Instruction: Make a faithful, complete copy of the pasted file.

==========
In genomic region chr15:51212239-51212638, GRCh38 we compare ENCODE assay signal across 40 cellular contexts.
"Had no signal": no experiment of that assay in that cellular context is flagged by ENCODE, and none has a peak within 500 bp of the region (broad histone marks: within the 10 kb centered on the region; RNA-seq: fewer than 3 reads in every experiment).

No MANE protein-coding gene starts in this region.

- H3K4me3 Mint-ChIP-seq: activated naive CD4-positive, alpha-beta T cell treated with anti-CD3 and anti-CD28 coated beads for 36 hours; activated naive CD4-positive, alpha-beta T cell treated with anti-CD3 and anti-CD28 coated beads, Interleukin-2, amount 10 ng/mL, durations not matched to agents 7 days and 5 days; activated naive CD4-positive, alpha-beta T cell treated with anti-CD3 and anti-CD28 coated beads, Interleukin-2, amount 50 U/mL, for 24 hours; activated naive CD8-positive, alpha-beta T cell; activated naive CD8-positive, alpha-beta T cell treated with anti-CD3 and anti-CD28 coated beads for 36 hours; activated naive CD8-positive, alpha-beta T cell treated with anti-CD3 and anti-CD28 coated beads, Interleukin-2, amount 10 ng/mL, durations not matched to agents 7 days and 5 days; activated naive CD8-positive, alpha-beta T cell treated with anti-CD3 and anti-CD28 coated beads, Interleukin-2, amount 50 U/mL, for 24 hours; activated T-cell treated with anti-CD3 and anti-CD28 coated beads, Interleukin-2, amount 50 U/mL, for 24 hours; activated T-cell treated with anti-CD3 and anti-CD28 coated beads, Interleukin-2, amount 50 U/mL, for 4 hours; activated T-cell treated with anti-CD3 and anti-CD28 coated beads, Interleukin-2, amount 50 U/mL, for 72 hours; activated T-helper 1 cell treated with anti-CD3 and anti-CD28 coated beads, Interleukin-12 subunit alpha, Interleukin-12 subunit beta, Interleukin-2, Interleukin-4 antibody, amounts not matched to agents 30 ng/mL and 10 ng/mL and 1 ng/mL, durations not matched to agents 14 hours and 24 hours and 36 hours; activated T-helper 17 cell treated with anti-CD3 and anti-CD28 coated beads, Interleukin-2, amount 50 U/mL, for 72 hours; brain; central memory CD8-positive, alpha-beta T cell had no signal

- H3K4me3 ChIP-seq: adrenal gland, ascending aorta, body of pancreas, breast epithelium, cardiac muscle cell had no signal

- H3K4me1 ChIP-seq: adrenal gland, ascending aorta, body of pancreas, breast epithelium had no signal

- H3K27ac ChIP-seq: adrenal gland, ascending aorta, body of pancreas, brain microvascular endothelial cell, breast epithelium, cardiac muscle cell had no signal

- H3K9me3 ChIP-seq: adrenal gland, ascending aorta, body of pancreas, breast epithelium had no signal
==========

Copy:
In genomic region chr15:51212239-51212638, GRCh38 we compare ENCODE assay signal across 40 cellular contexts.
"Had no signal": no experiment of that assay in that cellular context is flagged by ENCODE, and none has a peak within 500 bp of the region (broad histone marks: within the 10 kb centered on the region; RNA-seq: fewer than 3 reads in every experiment).

No MANE protein-coding gene starts in this region.

- H3K4me3 Mint-ChIP-seq: activated naive CD4-positive, alpha-beta T cell treated with anti-CD3 and anti-CD28 coated beads for 36 hours; activated naive CD4-positive, alpha-beta T cell treated with anti-CD3 and anti-CD28 coated beads, Interleukin-2, amount 10 ng/mL, durations not matched to agents 7 days and 5 days; activated naive CD4-positive, alpha-beta T cell treated with anti-CD3 and anti-CD28 coated beads, Interleukin-2, amount 50 U/mL, for 24 hours; activated naive CD8-positive, alpha-beta T cell; activated naive CD8-positive, alpha-beta T cell treated with anti-CD3 and anti-CD28 coated beads for 36 hours; activated naive CD8-positive, alpha-beta T cell treated with anti-CD3 and anti-CD28 coated beads, Interleukin-2, amount 10 ng/mL, durations not matched to agents 7 days and 5 days; activated naive CD8-positive, alpha-beta T cell treated with anti-CD3 and anti-CD28 coated beads, Interleukin-2, amount 50 U/mL, for 24 hours; activated T-cell treated with anti-CD3 and anti-CD28 coated beads, Interleukin-2, amount 50 U/mL, for 24 hours; activated T-cell treated with anti-CD3 and anti-CD28 coated beads, Interleukin-2, amount 50 U/mL, for 4 hours; activated T-cell treated with anti-CD3 and anti-CD28 coated beads, Interleukin-2, amount 50 U/mL, for 72 hours; activated T-helper 1 cell treated with anti-CD3 and anti-CD28 coated beads, Interleukin-12 subunit alpha, Interleukin-12 subunit beta, Interleukin-2, Interleukin-4 antibody, amounts not matched to agents 30 ng/mL and 10 ng/mL and 1 ng/mL, durations not matched to agents 14 hours and 24 hours and 36 hours; activated T-helper 17 cell treated with anti-CD3 and anti-CD28 coated beads, Interleukin-2, amount 50 U/mL, for 72 hours; brain; central memory CD8-positive, alpha-beta T cell had no signal

- H3K4me3 ChIP-seq: adrenal gland, ascending aorta, body of pancreas, breast epithelium, cardiac muscle cell had no signal

- H3K4me1 ChIP-seq: adrenal gland, ascending aorta, body of pancreas, breast epithelium had no signal

- H3K27ac ChIP-seq: adrenal gland, ascending aorta, body of pancreas, brain microvascular endothelial cell, breast epithelium, cardiac muscle cell had no signal

- H3K9me3 ChIP-seq: adrenal gland, ascending aorta, body of pancreas, breast epithelium had no signal